Today cannot be one of those days because we are called upon to struggle with the stark reality of the cross. Good Friday is often a difficult day for Christians. On Palm Sunday we were waving palm branches and shouting “Hosanna”! Today, the atmosphere is somber. We are much fewer in number than we were on Sunday. We gather in the shadow of death, perhaps already longing for Easter morning with the church bright decorated and celebrating life. We are tired of listening to the thundering cries for repentance that have been a staple of our Lenten readings

On Good Friday, a few people gather in our churches to mourn and pray and listen to a terrible story of betrayal and death. Even on this side of Jesus’ resurrection, knowing how it all turns out, we need to consider how this could have happened. To recognize that it happened because powerful people wanted Jesus to die, and because most ordinary people turned silently away from what was taking place.  People turned away. People like us.

And that is part of  the difficulty. We look upon Jesus as the Lord of life, the one ever willing to give, to care, to love, to show us a better way, the way to the reign of God. The one who offered and invited others to share his vision, his way of living.  Good Friday was a day that both ordinary and powerful folks, people like us, took back the love and compassion that might have been in them, and by voice or inaction said it was quite all right that Jesus be executed like a common criminal. And that’s exactly what happened.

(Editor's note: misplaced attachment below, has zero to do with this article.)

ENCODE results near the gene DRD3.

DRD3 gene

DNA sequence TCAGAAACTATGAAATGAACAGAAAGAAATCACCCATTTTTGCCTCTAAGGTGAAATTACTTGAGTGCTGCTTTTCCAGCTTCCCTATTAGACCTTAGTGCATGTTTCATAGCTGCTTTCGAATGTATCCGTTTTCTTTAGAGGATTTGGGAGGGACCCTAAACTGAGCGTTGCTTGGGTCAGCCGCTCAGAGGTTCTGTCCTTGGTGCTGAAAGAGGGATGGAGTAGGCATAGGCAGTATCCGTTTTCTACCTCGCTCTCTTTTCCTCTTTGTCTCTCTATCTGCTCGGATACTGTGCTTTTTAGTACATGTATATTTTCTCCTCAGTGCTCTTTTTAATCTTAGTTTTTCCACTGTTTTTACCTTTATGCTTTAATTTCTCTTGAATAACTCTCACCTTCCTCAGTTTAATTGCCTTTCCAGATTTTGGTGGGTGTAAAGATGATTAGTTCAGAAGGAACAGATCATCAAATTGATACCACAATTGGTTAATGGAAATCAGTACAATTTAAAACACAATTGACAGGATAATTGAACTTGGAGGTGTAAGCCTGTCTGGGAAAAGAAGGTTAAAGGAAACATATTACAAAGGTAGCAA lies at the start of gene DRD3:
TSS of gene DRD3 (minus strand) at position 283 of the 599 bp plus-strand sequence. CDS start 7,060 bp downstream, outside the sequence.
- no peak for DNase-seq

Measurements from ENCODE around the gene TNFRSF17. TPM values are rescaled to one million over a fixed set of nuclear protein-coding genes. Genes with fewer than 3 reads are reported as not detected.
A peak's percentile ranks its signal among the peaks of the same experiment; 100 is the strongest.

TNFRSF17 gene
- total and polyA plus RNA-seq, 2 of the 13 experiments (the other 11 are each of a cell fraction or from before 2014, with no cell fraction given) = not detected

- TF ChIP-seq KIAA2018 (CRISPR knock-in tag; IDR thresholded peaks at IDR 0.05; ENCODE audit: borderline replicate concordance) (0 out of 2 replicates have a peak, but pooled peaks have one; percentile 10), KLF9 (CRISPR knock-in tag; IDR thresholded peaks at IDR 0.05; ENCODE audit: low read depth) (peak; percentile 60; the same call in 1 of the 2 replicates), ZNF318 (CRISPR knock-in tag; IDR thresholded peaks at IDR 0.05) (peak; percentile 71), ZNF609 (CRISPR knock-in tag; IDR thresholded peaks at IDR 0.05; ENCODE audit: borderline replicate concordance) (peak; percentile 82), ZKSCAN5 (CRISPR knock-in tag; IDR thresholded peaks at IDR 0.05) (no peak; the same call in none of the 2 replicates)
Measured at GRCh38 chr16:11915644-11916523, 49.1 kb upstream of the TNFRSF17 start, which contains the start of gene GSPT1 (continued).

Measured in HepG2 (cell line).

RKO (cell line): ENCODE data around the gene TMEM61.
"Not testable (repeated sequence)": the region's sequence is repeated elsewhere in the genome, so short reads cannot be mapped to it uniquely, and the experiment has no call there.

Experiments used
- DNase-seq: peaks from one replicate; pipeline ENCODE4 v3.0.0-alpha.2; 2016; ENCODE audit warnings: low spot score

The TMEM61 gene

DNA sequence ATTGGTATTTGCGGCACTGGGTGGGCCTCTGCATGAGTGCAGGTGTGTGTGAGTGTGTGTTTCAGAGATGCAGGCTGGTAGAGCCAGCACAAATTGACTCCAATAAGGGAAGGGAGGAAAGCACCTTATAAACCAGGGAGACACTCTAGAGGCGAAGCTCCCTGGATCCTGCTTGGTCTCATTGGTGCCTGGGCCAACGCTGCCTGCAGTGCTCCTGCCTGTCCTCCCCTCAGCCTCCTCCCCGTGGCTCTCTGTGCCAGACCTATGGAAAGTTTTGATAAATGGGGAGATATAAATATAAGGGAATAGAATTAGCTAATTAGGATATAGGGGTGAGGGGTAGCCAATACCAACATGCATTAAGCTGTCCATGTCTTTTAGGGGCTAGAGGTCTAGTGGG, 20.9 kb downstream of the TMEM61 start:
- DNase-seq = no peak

From the moment of his arrest in the garden of Gethsemane by the forces of power, to the time when the crowds roared for the release of Barabbas, to the moment of his death, Jesus was abandoned to his fate by everyone.  It has been said that all that is needed for evil to triumph is for good people to do nothing. And over the ages humanity has become very good at doing nothing…

No matter how much we wish that this terrible drama of Good Friday were just a tragic play, the fact is that Jesus, who embodied all that is good, and right, and compassionate, was betrayed, beaten, spat upon, humiliated, paraded publicly through the city as entertainment to the masses, and then finally, nailed to a piece of wood and left to suffer a slow, agonizing death. What depravity humanity possesses that a political system could so turn on this rabbi and healer using an illegal trial, political pressure, false charges, and fear to control the citizenry?